Bugging out over sophomore album


The first time I listened to Jake Bugg’s self-titled first album, I fell in love. The 19-year-old’s Bob Dylan-esque voice and skill with a guitar were impressive, and the indie/blues vibe was awesome. However, its his lyrics that really grabbed my attention.
Armed with a heavy reverb and a sort of poetic finesse, the teenager sounds mature beyond his years.
His first album, being so packed full of wonderful songs, meant I had some pretty heavy expectations for his sophomore release. He still managed to blow me away as I listened to something as different from the first album as it was wonderful.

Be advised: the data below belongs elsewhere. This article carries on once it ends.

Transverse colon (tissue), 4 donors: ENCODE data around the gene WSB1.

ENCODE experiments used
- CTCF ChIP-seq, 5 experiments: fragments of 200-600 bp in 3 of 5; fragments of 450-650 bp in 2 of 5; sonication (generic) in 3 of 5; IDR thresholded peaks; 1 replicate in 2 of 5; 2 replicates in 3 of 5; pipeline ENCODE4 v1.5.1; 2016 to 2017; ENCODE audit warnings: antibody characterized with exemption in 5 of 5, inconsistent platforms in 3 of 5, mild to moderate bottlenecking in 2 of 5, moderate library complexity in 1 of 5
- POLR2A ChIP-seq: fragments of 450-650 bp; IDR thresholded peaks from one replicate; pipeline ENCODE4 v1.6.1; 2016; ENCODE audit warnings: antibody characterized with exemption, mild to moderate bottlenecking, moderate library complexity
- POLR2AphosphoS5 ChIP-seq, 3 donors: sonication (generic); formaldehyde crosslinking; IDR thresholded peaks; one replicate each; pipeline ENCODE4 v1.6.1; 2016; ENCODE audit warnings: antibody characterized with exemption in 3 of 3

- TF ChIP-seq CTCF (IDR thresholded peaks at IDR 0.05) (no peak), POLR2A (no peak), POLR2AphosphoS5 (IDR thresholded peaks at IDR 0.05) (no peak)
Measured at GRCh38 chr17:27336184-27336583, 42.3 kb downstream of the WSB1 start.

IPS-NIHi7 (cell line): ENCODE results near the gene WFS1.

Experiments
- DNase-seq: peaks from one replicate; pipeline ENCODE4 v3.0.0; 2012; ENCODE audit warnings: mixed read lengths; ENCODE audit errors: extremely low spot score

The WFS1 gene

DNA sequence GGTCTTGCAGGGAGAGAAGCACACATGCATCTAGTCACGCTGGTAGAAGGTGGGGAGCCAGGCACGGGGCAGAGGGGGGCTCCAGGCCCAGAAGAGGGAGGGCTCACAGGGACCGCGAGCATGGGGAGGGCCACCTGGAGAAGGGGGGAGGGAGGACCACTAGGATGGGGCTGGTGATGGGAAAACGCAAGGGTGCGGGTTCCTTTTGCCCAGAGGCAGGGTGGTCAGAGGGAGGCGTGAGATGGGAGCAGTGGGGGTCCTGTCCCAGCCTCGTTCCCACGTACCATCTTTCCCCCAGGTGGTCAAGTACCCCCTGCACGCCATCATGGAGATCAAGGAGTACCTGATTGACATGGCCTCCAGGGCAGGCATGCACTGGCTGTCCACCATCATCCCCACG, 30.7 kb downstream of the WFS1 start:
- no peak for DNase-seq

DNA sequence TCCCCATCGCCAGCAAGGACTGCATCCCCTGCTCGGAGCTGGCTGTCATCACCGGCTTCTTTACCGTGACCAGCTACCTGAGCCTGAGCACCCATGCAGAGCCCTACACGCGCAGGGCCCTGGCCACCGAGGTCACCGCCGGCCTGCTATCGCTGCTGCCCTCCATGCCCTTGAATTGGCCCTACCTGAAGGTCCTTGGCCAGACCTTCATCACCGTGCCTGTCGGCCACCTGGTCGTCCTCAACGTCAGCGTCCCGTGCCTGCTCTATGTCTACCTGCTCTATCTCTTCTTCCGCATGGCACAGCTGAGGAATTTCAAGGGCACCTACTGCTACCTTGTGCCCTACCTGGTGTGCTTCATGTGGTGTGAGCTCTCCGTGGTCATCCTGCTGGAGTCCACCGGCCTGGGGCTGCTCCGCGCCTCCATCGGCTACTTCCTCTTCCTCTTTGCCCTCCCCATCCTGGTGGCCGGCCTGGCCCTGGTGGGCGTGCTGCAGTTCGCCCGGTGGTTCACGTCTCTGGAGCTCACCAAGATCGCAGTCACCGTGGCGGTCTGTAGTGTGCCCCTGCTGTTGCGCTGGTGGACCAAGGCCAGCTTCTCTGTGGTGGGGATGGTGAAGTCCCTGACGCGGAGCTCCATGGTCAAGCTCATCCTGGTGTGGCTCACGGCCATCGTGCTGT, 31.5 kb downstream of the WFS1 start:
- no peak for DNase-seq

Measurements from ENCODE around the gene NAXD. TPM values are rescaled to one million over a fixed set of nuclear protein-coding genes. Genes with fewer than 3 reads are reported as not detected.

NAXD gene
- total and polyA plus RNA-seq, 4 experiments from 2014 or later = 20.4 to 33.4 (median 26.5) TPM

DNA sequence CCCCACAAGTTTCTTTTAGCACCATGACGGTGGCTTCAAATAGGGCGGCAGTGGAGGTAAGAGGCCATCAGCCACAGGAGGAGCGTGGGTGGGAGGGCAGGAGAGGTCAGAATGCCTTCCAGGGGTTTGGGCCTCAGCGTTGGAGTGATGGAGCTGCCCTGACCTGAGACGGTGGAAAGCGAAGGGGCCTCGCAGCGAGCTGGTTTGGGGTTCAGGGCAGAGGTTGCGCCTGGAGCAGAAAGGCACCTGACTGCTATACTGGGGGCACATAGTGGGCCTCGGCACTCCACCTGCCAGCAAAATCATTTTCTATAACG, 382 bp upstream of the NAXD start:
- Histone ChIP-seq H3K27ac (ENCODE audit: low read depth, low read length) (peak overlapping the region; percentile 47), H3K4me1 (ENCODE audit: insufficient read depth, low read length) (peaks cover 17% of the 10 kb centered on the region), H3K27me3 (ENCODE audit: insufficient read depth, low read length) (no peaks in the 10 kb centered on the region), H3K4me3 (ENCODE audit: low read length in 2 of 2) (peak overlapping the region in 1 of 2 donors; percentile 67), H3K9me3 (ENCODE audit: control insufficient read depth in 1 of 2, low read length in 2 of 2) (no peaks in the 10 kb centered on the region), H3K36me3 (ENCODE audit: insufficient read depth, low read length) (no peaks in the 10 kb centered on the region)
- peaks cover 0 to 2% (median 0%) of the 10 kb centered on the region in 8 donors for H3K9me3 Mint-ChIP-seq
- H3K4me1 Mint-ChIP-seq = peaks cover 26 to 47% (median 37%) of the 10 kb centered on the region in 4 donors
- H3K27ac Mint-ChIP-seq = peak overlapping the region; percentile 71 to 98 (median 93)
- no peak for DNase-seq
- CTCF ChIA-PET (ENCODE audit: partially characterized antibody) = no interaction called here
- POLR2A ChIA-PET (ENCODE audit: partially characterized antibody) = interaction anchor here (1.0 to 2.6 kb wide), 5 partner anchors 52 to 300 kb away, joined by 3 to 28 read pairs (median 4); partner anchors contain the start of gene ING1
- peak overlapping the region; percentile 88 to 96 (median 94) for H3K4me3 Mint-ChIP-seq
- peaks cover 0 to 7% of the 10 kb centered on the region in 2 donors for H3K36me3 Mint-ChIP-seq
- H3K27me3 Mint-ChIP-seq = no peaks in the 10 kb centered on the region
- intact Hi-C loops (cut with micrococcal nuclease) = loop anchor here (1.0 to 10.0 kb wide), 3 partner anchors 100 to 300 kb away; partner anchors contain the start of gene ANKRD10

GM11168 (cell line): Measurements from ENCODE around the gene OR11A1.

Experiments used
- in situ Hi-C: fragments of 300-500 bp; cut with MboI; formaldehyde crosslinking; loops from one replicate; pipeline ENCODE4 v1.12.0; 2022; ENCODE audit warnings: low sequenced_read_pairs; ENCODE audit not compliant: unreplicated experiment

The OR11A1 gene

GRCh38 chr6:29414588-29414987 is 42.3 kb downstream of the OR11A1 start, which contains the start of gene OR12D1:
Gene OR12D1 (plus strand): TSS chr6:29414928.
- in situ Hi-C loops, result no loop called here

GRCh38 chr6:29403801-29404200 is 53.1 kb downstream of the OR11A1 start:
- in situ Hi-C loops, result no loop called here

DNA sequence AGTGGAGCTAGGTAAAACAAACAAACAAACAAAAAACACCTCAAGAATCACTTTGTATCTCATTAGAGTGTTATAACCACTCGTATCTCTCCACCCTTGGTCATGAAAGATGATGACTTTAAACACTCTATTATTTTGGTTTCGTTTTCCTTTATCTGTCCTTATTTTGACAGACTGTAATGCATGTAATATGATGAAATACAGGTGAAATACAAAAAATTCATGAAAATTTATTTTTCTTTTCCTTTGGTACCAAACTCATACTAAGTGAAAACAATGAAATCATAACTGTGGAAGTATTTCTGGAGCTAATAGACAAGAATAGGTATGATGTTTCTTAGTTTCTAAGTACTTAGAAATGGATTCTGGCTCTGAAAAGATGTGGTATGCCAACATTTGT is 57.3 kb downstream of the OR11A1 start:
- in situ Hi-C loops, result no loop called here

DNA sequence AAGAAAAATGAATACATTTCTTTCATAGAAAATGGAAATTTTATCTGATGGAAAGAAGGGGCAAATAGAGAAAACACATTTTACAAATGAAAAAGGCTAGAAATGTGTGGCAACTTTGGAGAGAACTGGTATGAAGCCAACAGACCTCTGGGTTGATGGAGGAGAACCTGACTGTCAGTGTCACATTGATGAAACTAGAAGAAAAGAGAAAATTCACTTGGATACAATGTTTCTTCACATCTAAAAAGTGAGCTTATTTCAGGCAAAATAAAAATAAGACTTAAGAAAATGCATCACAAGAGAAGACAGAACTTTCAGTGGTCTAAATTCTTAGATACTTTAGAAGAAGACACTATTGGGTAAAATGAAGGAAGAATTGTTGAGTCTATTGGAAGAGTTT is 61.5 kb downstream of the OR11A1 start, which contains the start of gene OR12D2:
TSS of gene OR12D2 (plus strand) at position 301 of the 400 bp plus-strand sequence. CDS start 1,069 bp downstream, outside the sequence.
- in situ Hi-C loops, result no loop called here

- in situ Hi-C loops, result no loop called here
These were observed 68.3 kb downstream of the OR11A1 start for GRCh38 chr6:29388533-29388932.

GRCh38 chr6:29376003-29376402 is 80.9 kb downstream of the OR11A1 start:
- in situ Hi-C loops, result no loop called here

“Jake Bugg” had plenty of bluesy riffs, but it also had some slower, sadder songs. “Shangri La,”on the other hand, is much faster paced. It contains more guitar and more of a range in Bugg’s vocals; the songs still have an element of melancholy, however, which just makes the tracks all the more delicious.
The two tunes that stand out most are the vastly different “What Doesn’t Kill You” and “A Song About Love.” The first is a rapid-fire song about living through tough times, and it sounds tough to match. “A Song About Love” is a power ballad that invokes a feeling of nostalgia and sadness that is somehow pleasing.
This ranks as a nearly perfect album (I’d give it 4.5 out of 5 stars, easily.) I strongly recommend giving it a listen.